Definition of black in English:

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Pronunciation: /blak/


1Of the very darkest color owing to the absence of or complete absorption of light; the opposite of white: black smoke her hair was black
More example sentences
  • The first attacker was 6ft tall with short blond hair and was wearing black trousers and a white T-shirt.
  • Bundles of chemical sticks lay ready to be burnt in it, some making black smoke and some white.
  • The video showed a white truck exploding and black plumes of smoke billowing into the air.
1.1(Of the sky or night) completely dark owing to nonvisibility of the sun, moon, or stars: the sky was moonless and black
More example sentences
  • I can see the stars and the sky and the moon and the black sky revolving overhead.
  • There were no trees overhead, so he was exposed to the full power of the dark clouds, barely visible in the now black sky.
  • Sasha looked up and saw a black sky spotted with stars through the spaces in between the trees.
1.2Deeply stained with dirt: his clothes were absolutely black
More example sentences
  • The workers are black with dirt and perspiration that the four fans on the ceiling do not dry.
  • The walls and ceiling of the room were perfectly black, with age and dirt.
  • Inside the garage door the concrete was stained black with oil and a car was hoisted on a ramp.
1.3(Of a plant or animal) dark in color as distinguished from a lighter variety: Japanese black pine
More example sentences
  • The crested black macque was called the Celebes or black ape by early scientists, because it appeared to have no tail.
  • The bees are of the old Irish black bee variety which have been revived by the group of beekeepers.
  • The County Council intends to plant black poplars along the River Lune in autumn.
1.4(Of coffee or tea) served without milk or cream.
Example sentences
  • Instead, drink lots of water, a cup of skim or soy milk, or a cup of black coffee or tea.
  • Trust me, if you're really a caffeine junkie, you're drinking espressos and black coffee.
  • Small amounts of water or black coffee may be safe if taken a sufficient time before your procedure.
1.5Of or denoting the suits spades and clubs in a deck of cards.
Example sentences
  • If your stack happens to be a Male Fish, you put a black card of that rank on top (spades or clubs).
  • If it includes one or more wild cards, it is called a mixed or black canasta; it is squared up with a natural black card on top.
  • If it contains one or more wild cards, it is a mixed canasta, indicated by stacking the cards with a black card on top.
1.6(Of a ski run) of the highest level of difficulty, as indicated by black markers positioned along it.
Example sentences
  • Ski on black slopes and possibly double-black (extreme) slopes.
  • If you currently ski blue and groomed black runs this is the camp for you.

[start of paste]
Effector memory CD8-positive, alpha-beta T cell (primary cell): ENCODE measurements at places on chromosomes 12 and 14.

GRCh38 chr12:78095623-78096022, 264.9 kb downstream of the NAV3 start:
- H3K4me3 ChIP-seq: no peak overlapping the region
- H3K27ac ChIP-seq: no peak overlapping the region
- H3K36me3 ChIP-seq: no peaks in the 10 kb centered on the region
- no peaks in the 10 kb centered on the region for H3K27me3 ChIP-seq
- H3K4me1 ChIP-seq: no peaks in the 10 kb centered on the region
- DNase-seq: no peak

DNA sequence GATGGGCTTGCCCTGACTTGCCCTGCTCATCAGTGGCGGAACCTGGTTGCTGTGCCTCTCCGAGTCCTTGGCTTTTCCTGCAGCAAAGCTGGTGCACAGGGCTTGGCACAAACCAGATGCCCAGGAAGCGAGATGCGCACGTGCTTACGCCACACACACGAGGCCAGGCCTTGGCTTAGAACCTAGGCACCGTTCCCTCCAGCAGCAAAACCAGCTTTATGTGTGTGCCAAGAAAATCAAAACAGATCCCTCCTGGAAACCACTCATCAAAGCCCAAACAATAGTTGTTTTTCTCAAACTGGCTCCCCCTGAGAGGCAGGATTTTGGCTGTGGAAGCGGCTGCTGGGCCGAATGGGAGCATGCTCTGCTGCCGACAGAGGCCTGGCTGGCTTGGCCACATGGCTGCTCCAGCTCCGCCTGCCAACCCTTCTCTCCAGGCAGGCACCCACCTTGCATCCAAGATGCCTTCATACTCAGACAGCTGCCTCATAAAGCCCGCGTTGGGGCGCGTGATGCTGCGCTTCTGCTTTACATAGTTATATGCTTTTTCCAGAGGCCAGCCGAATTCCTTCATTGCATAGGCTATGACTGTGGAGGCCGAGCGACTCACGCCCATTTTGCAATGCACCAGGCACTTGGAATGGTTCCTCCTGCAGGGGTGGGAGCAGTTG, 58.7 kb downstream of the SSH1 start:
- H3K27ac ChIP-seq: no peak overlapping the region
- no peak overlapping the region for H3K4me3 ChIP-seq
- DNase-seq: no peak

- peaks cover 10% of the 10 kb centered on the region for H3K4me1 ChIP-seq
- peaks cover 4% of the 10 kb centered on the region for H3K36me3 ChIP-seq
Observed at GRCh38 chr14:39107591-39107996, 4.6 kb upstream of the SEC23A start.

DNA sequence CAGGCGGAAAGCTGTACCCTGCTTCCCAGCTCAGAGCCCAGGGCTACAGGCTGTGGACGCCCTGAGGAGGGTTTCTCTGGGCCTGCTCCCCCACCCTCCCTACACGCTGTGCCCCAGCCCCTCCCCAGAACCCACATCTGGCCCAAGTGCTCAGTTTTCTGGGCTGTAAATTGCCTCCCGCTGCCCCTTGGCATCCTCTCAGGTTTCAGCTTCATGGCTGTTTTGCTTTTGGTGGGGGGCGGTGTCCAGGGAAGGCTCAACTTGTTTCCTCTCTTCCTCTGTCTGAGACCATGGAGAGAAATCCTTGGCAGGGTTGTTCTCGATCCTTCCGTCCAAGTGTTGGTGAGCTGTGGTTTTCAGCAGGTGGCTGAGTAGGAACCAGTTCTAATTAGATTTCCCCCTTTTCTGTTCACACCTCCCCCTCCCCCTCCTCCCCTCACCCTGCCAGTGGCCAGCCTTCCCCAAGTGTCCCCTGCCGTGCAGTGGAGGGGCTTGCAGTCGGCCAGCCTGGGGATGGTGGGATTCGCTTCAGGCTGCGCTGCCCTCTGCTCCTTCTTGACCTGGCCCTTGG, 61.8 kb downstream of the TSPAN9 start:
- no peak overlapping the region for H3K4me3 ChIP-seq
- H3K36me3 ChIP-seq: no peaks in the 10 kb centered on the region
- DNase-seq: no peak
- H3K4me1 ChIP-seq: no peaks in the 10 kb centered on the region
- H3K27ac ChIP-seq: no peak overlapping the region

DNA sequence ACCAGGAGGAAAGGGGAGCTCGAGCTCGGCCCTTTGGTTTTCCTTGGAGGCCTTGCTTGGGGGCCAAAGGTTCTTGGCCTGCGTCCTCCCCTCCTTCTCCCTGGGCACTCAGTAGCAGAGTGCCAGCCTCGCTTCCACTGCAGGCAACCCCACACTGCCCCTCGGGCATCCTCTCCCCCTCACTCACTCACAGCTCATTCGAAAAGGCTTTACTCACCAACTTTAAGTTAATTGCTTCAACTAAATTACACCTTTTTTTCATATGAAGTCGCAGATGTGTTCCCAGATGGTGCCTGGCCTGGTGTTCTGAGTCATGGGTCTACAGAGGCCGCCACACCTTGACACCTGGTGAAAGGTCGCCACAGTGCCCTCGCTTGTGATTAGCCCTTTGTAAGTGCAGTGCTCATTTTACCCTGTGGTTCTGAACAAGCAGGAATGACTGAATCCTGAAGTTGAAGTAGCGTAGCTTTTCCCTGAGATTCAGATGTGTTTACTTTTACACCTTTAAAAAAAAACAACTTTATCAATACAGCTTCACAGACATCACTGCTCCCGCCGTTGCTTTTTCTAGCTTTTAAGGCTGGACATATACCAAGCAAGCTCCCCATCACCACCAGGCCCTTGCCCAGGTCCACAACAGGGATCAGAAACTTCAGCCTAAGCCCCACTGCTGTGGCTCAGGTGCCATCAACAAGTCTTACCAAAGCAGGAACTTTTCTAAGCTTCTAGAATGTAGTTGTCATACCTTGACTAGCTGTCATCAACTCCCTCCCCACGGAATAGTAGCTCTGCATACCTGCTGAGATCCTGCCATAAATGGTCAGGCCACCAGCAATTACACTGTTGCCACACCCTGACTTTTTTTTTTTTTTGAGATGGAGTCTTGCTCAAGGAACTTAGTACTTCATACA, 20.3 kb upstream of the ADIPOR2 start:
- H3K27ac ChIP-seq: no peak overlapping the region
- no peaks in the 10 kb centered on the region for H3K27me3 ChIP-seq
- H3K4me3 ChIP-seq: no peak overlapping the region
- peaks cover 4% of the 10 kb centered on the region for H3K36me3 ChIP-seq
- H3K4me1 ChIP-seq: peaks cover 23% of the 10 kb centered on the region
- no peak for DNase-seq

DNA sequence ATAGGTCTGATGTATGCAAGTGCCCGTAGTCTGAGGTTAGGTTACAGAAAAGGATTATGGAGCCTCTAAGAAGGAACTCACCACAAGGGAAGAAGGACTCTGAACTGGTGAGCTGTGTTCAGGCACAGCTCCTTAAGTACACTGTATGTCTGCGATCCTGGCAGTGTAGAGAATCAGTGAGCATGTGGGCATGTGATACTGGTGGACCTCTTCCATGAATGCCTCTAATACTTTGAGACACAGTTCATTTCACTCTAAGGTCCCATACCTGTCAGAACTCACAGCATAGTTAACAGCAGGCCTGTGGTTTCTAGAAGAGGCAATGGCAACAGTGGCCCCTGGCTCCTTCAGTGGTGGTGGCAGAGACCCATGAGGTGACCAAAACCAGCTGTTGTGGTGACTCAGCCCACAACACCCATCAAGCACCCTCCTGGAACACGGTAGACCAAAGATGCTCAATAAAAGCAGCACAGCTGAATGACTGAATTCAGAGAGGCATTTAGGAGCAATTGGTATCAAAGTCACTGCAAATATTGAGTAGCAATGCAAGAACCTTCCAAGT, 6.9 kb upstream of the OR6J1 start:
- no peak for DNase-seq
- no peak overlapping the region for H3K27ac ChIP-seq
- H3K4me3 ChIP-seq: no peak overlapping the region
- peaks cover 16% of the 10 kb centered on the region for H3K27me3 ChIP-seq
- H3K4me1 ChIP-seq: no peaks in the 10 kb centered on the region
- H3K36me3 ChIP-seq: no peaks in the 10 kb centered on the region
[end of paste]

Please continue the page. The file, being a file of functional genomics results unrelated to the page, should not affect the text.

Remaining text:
• The Base and Run 63 are perfect for beginners, and there are also black ski runs, bumps and jumps for the more advanced.
2 (also Black) Of any human group having dark-colored skin, especially of African or Australian Aboriginal ancestry: black adolescents of Jamaican descent
More example sentences
  • Human Rights Watch says black Africans are deliberately being driven off the land.
  • The buzzer sounds and I smile out at a black African with a briefcase.
  • He set a big example for the rest of the country and for all black South Africans.
2.1Relating to black people: black culture
More example sentences
  • Anthony says mainstream culture is becoming ripe with curiosity about black culture.
  • This has very little to do with opprotunity, but a great deal to do with black culture.
  • Johnson was a banner figure for artists of the great 1960s revival in black culture.
3(Of a period of time or situation) characterized by tragic or disastrous events; causing despair or pessimism: five thousand men were killed on the blackest day of the war the future looks black for those of us interested in freedom
More example sentences
  • Perhaps however the truth lies somewhere in between and the situation is not as black as some perceive it to be.
  • In the North East, once ships stopped being built, a black depression hung over the region.
  • It was a black mood at a black moment, a spasm that sentient Americans prefer to forget.
tragic, disastrous, calamitous, catastrophic, cataclysmic, fateful, wretched, woeful, awful, terrible
formal grievous
3.1(Of a person’s state of mind) full of gloom or misery; very depressed: Jean had disappeared and Mary was in a black mood
More example sentences
  • For the past ten years, Joanne had suffered from depression and took medication to control her black moods.
  • I've had no periods of black depression about it, no waking up in cold sweats.
  • Those moments of wild inspiration have a payback time and it comes in periods of black depression.
3.2(Of humor) presenting tragic or harrowing situations in comic terms: “Good place to bury the bodies,” she joked with black humor